In the interest of being "legit", I've downloaded Audacity and Reaper, and I really don't care for either one, though that's more of a familiarity issue than anything. Although I heard a HUGE difference when I imported some .wav files I recorded direct to a Fostex cd recorder a few years back. Doing nothing but importing the files, Cool Edit sounded much better than Audacity or Reaper. Seriously, it did. The difference was noticeable and obvious.
Old 29th July 2012
  #9
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fwiw I picked up a legitimate version of the last CEP on ebay for about $5.
Proper disk and serial number, amazingly I also managed to register it!
So hunt around - IF there is any more of that NOS stuff you may be able to use it with a clear consience for only $5
Old 29th July 2012
  #10
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frans's Avatar
Quote:
Originally Posted by kennyda View Post
In principle I oppose all intellectual property rights.
Funny somehow this attitude just always works for the exploiters and never for the people who did the work.

To the original poster: get an old legal copy like poster #9 said. It's cheap and then your question is answered.
Old 29th July 2012
  #11
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GJ999x's Avatar
I always like to use any argument i hear for the use of pirated software changed to be the use of a track the user of cracked software did.

So e.g. some dude somewhere saying "I have a copy of kmaaj's track that i got for free, i listen to it quite a lot but if it wasnt free, there's no way i would have bought it. Any maybe if i keep listening to it i might be tempted to buy some more of his stuff. So it's right that i havnt paid, noone's hurt, right?"

You worked on your track, it's being listened to for free but the listener is pretty sure that he's not ripping you off. How do the intellectual somersaults feel in that one?

Not being completely purist here, and i'm not someone who thinks the government should chase down all users of cracked, but it is theft, and i see no problem in the creaters of the cracks being chased down (!!) and also heavy users who are making money from cracks...


My 2c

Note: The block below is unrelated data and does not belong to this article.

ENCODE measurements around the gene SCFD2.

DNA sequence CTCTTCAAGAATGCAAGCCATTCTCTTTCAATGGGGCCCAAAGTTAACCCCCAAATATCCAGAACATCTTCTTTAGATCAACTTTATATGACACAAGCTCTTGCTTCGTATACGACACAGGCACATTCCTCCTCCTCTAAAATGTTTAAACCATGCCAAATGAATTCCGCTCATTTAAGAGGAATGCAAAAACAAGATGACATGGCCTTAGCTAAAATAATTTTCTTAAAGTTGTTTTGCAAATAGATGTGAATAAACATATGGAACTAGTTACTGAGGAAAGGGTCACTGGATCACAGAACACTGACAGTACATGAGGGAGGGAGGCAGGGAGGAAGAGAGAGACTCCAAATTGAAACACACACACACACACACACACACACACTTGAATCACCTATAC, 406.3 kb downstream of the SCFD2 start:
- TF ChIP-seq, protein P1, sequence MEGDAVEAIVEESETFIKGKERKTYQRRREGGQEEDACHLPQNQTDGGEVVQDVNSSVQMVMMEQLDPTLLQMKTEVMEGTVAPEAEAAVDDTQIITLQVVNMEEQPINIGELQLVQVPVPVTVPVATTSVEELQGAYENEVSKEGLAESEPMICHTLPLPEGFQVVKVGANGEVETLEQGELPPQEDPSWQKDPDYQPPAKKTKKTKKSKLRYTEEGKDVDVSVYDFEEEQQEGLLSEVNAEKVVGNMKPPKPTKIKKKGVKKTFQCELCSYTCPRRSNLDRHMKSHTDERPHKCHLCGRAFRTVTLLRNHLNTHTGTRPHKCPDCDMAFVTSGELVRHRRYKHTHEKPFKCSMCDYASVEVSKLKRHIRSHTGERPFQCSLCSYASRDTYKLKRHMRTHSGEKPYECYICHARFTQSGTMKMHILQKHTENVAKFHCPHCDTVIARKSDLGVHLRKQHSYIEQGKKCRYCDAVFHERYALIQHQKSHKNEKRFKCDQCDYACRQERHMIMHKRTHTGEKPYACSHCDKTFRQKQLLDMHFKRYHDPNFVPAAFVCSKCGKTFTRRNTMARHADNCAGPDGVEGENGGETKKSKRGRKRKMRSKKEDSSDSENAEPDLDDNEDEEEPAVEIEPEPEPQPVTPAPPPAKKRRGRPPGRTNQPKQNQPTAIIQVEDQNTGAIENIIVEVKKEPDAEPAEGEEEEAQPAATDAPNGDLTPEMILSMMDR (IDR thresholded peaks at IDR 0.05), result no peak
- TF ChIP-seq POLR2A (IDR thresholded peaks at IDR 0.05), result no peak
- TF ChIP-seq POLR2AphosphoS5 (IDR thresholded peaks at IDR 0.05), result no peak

Old 29th July 2012
  #12
Gear Maniac
 
kennyda's Avatar
 

Quote:
Originally Posted by frans View Post
Funny somehow this attitude just always works for the exploiters and never for the people who did the work.
what are you talking about? The exploiters are the ones who own the property rights. The people who do the work usually don't own intellectual property rights, unless they have their own company. You seem to have it backwards.

Are you using the word exploiter to mean something else? A exploiter is someone who employs people, a capitalist.
Old 29th July 2012
  #13
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Quote:
Originally Posted by kennyda View Post
what are you talking about? The exploiters are the ones who own the property rights. The people who do the work usually don't own intellectual property rights, unless they have their own company. You seem to have it backwards.

Are you using the word exploiter to mean something else? A exploiter is someone who employs people, a capitalist.
The incentive for development is profit. If you can do the development on your own and keep all the money for yourself, good for you. This was the case for many of the early software DAW developers. many got quite wealthy and created corporations of their own... with all the up and down sides that brings to the table.

Take away the profit incentive, you remove the reason for the developer to bother to tray to make the tool he may have built for himself into a product for others. (My stepfather, who is a mechanic, has custom built a lot of tools that amaze his contemporaries. He refuses to try to market them, because of the current rip-off mentality in the world. He'd rather just go on using them to make his own work easier.)

It is true that corporations get involved in the process and often own the rights. Many times, without the deep pockets of the corporation, there would be no development. If you chose to work for a corporation in order to get that weekly paycheck, then you have no right to complain if your employment contract gives them the rights to your developments, since more than 99% of the people working with you are not going to create anything new or earth-shattering, they are just going to make improvements on what already exists.

But the other side of that are guys like you... I'm sure you want paid for your work, but you seem happy to steal the work of others, so long as you don't have to do it face to face. You don't help develop it. You don't create it. You don't support it. You just think you should be able to take it. The people who do participate in some fashion support the dead-weight. Correct me if I got it wrong. And convince me that this attitude advances us.